Nor am I suggesting I haven’t benefited from the concept of ownership. As a heterosexual white man, I lived at the apex of ownership — i.e., patriarchy — for far too long.
Where does ownership come from? Where does it lead?
The word itself dates only to the Sixteenth Century. Obviously, the roots go much deeper. As is often the case, I turn to the ancients for perspective.
The opinions of Plato and Aristotle differed significantly with respect to ownership. Plato believed the idea created divisive inequalities. Historical and contemporary events support Plato’s view, rather than the view of his student, Aristotle. The latter believed private property enabled people to receive the full benefit of their labor (and also that of their slaves, of course). Aristotle’s ownership of slaves indicates an inherently strong personal motivation to support the idea of ownership.
Where does ownership take us? We need only investigate reality, based on recent trends, to see where we’re headed. And that place, I’m afraid, is right here, to the edge of extinction. To the notion that might makes right, and only power is needed to justify the acquisition of more power. Because more is all there is. Because more is its own reward in a culture that values power over justice and more over better. When quantity becomes the only quality worth having, more is all we have. In a culture that values accomplishments over relationships and acquisitions over emotions, more is the only attribute worth pursuing. How could it be any different?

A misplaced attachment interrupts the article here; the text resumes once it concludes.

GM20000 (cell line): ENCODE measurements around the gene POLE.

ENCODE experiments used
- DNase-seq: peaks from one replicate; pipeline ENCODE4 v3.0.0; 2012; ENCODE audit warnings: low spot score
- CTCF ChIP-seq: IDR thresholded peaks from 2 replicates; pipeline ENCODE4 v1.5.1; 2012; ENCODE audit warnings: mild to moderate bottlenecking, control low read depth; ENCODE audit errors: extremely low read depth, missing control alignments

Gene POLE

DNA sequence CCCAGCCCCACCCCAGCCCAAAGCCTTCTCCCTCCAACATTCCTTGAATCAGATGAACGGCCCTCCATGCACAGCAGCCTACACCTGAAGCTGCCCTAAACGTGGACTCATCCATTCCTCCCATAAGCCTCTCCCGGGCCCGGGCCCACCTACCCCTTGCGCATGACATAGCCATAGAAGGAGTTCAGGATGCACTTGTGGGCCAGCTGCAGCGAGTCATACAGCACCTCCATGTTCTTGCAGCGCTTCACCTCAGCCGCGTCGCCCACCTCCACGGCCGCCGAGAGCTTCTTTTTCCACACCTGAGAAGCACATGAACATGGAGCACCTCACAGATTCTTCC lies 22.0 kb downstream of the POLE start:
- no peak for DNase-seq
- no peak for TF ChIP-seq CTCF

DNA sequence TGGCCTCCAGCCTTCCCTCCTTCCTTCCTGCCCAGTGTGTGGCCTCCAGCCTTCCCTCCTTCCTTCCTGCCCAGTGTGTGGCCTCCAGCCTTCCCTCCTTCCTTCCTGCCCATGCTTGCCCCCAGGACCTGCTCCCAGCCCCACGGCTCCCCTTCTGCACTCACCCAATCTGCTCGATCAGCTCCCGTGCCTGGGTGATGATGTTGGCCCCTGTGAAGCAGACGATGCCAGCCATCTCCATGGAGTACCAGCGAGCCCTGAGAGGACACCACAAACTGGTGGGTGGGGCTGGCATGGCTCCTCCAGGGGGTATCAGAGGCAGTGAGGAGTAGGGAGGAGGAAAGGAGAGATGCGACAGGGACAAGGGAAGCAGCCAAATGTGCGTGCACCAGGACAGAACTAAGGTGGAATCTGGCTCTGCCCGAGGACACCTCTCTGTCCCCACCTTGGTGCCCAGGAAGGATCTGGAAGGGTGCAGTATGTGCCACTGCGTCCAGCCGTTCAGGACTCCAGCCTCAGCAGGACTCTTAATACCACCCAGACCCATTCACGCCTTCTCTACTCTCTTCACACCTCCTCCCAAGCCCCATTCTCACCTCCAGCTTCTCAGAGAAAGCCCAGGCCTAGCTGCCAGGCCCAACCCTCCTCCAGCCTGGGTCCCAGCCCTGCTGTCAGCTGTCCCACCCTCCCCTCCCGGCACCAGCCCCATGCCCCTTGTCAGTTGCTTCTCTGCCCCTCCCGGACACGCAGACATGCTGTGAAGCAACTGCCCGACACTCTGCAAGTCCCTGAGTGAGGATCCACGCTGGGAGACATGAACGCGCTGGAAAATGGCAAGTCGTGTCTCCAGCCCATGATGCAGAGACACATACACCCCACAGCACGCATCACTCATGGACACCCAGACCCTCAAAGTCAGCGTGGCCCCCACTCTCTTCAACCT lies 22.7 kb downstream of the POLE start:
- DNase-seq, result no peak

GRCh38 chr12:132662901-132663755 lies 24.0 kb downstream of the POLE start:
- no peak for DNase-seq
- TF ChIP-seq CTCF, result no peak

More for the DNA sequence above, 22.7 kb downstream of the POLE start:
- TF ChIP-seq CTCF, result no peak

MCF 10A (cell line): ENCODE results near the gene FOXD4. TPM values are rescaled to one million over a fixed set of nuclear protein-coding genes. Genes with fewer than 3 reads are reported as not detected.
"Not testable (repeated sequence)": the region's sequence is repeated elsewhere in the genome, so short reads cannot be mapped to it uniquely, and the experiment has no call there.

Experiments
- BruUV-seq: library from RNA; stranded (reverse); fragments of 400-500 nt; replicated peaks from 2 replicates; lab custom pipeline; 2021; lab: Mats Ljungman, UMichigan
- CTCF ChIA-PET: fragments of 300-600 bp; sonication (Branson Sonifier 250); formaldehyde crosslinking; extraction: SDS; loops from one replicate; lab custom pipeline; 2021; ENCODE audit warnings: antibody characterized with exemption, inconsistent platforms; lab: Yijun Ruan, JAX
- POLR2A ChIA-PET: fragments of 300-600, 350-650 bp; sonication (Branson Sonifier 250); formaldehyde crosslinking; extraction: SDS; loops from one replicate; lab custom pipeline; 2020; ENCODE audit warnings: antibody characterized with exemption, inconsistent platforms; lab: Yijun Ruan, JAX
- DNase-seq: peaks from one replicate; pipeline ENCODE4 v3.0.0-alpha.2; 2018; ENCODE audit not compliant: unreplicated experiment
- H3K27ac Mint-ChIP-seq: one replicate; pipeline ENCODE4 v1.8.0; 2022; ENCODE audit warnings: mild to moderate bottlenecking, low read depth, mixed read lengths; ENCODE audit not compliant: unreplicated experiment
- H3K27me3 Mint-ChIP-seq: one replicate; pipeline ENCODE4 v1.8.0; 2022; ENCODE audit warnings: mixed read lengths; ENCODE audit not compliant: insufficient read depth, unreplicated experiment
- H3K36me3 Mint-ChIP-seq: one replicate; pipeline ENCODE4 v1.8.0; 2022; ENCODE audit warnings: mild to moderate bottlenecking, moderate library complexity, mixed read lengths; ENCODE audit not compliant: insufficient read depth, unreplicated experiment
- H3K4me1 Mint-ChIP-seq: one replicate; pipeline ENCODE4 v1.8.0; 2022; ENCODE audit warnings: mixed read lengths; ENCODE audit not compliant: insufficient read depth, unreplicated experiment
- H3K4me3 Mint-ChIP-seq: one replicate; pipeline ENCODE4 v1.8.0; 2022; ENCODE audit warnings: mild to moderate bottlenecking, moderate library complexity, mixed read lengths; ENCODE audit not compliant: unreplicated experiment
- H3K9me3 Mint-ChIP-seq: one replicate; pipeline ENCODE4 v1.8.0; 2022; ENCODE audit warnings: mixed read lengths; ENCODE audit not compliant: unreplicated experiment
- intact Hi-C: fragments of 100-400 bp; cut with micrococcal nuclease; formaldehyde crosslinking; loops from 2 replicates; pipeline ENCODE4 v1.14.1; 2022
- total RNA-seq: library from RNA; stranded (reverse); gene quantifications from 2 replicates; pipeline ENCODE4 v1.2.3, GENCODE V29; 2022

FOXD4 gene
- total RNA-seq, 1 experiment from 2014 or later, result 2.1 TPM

Culturally, it cannot be different now. It’s too late for different. It’s too late for this culture to correct its errors, and there’s no motivation in this culture to make the necessary corrections. This culture will never know justice because the values were transcribed onto proverbial tablets of stone many generations ago.
As individuals, it can be different. As individuals, we can seek freedom from the straitjacket of culture. We can seek love over power, relationships over accomplishments, and better over more. A high price will be paid for such pursuits, however. There will be no reward beyond freedom from insanity, which comes with the prevailing sentiment that the sane are insane. As Krishmurti pointed out, “it is no measure of health to be well adjusted to a profoundly sick society.”